Marriage is a practice common to all cultures in all ages. It is, therefore, a natural institution, something common to all mankind. At its most basic level, marriage is a union between a man and a woman for the purpose of procreation and mutual support, or love. Each spouse in a marriage gives up some rights over his or her life in exchange for rights over the life of the other spouse.
While divorce has existed throughout history, it has been rare until recent centuries, which indicates that, even in its natural form, marriage is meant to be a lifelong, union.
There are three basic requirements for a valid Catholic marriage:
- The couple must be capable of being married—that is, they must be a woman and a man who are free of any impediment that would prevent marriage.
- The couple must give their consent to be married — that is, by an act of their free will they irrevocably give and accept one another in order to establish marriage.
Note, there are also four elements common to natural marriage throughout history:
- It is a union of opposite sexes.
- It is a lifelong union, ending only with the death of one spouse.
- It excludes a union with any other person so long as the marriage exists.
- Its lifelong nature and exclusiveness are guaranteed by contract.
So, even at a natural level, divorce, adultery, and “homosexual marriage” are not compatible with marriage, and a lack of commitment means that no marriage has taken place.
The Supernatural Institution:
In the Catholic Church, however, marriage is more than a natural institution; it was elevated by Christ Himself, in His participation in the wedding at Cana (John 2.1-11), to be one of the seven sacraments . A marriage between two Christians, therefore, has a supernatural element as well as a natural one. While few Christians outside of the Catholic and Orthodox Churches regard marriage as a sacrament, the Catholic Church insists that marriage between any two baptized Christians, as long as it is entered into with the intention to contract a true marriage, is a sacrament.
The Mark and Effect of the Sacrament:
The spouses are the ministers of the sacrament of marriage because the mark—the external sign—of the sacrament is not the wedding Mass or anything the priest might do but the marriage contract itself. This does not mean the wedding license that the couple receives from the state, but the vows that each spouse makes to the other. As long as each spouse intends to contract a true marriage, the sacrament is performed.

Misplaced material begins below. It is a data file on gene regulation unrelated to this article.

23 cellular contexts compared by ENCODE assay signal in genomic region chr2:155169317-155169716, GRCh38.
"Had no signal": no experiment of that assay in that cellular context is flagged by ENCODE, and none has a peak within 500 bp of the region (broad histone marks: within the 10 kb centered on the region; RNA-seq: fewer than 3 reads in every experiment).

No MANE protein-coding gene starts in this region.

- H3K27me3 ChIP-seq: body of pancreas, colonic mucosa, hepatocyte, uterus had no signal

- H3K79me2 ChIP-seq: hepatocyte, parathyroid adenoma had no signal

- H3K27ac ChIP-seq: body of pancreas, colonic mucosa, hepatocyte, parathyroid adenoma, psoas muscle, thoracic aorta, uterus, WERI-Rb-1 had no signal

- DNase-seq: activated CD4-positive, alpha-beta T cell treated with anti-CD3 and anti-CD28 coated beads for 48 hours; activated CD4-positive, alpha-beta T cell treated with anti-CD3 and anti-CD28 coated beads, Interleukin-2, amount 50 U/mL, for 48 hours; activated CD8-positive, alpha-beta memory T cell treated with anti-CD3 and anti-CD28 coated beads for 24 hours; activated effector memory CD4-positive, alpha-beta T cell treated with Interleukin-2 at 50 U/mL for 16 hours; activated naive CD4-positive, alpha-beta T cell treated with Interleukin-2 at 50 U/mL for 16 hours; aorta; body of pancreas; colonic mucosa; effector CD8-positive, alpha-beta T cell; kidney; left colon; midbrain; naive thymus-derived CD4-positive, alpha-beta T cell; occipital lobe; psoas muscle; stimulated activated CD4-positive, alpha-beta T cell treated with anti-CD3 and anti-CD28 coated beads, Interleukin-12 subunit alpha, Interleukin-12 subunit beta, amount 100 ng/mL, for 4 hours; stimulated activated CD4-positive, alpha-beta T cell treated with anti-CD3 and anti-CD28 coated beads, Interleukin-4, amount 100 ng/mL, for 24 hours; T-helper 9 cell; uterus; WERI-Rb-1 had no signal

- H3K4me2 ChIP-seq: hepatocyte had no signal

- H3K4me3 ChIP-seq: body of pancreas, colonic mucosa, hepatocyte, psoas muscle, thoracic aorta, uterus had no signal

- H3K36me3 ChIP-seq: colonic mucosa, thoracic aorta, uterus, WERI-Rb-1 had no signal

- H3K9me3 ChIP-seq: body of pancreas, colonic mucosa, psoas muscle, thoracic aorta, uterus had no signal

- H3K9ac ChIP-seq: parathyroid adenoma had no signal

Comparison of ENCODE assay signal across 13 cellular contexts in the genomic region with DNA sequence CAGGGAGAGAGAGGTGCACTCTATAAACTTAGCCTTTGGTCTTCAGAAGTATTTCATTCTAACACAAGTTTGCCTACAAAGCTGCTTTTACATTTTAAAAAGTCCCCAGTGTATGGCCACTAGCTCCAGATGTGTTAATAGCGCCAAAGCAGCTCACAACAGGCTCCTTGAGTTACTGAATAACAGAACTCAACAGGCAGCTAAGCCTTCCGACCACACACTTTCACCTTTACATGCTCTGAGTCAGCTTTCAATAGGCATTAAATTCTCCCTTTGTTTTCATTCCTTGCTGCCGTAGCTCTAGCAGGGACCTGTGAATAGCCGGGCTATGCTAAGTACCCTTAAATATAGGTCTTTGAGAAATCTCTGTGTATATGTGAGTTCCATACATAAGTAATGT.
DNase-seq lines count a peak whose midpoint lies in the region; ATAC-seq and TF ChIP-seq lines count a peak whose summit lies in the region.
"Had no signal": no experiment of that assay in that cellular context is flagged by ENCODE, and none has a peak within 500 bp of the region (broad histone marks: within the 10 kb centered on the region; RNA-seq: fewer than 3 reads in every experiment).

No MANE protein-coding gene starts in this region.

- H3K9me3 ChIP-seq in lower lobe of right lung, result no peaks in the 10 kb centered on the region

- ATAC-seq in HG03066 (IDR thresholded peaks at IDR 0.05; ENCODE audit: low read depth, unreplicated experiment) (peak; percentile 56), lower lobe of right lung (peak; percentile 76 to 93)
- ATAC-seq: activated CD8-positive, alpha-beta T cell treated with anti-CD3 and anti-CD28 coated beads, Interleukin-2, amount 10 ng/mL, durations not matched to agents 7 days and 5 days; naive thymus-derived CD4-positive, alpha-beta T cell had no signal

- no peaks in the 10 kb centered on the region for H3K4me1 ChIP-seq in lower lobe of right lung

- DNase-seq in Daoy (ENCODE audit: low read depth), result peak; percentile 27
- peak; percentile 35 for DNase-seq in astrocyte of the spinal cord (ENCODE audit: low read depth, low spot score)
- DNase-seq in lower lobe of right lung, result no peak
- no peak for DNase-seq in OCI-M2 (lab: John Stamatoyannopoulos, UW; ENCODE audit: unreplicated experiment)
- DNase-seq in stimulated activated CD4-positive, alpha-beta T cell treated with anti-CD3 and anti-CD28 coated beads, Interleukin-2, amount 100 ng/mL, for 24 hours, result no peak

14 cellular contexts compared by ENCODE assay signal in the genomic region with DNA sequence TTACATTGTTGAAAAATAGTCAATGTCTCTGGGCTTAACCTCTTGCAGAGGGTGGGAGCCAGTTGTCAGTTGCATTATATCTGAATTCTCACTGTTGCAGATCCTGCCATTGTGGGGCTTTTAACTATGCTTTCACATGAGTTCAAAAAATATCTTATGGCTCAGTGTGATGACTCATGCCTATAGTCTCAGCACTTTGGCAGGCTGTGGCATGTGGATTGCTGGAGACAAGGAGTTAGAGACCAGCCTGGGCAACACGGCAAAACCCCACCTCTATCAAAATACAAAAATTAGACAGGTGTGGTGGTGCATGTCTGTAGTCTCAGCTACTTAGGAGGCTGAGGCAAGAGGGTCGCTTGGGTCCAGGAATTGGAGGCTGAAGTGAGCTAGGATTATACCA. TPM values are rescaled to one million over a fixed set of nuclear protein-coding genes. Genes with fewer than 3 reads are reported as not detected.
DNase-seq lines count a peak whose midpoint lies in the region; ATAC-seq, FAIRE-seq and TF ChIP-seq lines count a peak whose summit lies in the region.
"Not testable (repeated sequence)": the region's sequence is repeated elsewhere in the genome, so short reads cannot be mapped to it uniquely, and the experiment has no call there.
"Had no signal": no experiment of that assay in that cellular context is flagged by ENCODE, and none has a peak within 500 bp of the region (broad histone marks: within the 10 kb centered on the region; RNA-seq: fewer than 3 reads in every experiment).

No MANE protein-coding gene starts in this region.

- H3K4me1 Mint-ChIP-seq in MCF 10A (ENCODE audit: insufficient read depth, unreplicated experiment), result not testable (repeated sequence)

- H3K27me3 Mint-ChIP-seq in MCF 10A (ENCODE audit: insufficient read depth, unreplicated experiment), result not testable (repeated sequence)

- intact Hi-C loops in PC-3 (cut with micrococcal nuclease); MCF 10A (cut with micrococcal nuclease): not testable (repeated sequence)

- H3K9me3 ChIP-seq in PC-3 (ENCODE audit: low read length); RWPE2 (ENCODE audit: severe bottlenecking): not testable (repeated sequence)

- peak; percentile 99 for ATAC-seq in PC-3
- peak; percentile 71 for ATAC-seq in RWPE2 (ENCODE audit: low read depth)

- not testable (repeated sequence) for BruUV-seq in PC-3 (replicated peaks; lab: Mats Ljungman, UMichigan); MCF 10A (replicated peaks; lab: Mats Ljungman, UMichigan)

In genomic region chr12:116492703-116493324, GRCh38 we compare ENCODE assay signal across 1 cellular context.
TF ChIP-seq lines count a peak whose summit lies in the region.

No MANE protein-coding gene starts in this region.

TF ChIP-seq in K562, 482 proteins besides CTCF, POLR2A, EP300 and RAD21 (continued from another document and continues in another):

The Union of Christ and His Church:
This sanctifying grace helps each spouse to help the other advance in holiness, and it helps them together to cooperate in God’s plan of redemption by raising up children in the Faith.
In this way, sacramental marriage is more than a union of a man and a woman; it is, in fact, a type and symbol of the divine union between Christ, the Bridegroom, and His Church, the Bride. As married Christians, open to the creation of new life and committed to our mutual salvation, we participate not only in God’s creative act but in the redemptive act of Christ.
Sacred Heart Marriage Preparation
“The Church has a responsibility to those who get married in church, to see that sufficient opportunity if provided for the couple to reflect on what their married relationship will entail.”
Couples are usually from our parish, but not always, and some also get married elsewhere.
The preparation consists of 4 sessions which last about an hour and a quarter each. They are split into
Who am I – What makes us tick
Communication, conflict and stress
Families past present and to come
What will keep your relationship going
At the first session we provide handouts which have suggestions for music, readings etc
The sessions are usually undertaken at home (the couples come to the providers). Times and dates are arranged to be mutually convenient.
At Sacred Heart Hillsborough, this opportunity is supplied by a series of evenings at the home of a married couple who have the experience of presenting these evenings and creating a friendly atmosphere for fruitful conversation to talk place. The most important conversation in this process is the one that the engaged couple has between themselves afterwards, to explore each other’s “take” on what has been talked about. There is nothing intrusive or dogmatic about the married couple’s approach to this, and there is absolutely nothing to worry about. Their aim is simply to provide you with a context in which to explore between the two of you the most important themes of relationship, communication, and reconciliation of differences.
Those married couples who run these sessions at present are: Deacon Tony & Caroline Strike,
Andrew and Barbara Hartley, Peter and Helen Roche, and Fran and Pete Shiel.
Arrange to meet with Fr Shaun first (tel. 0114 2343580), who will discuss the availability of the church with you, and find out the married couple that will be assigned to you, for your sessions.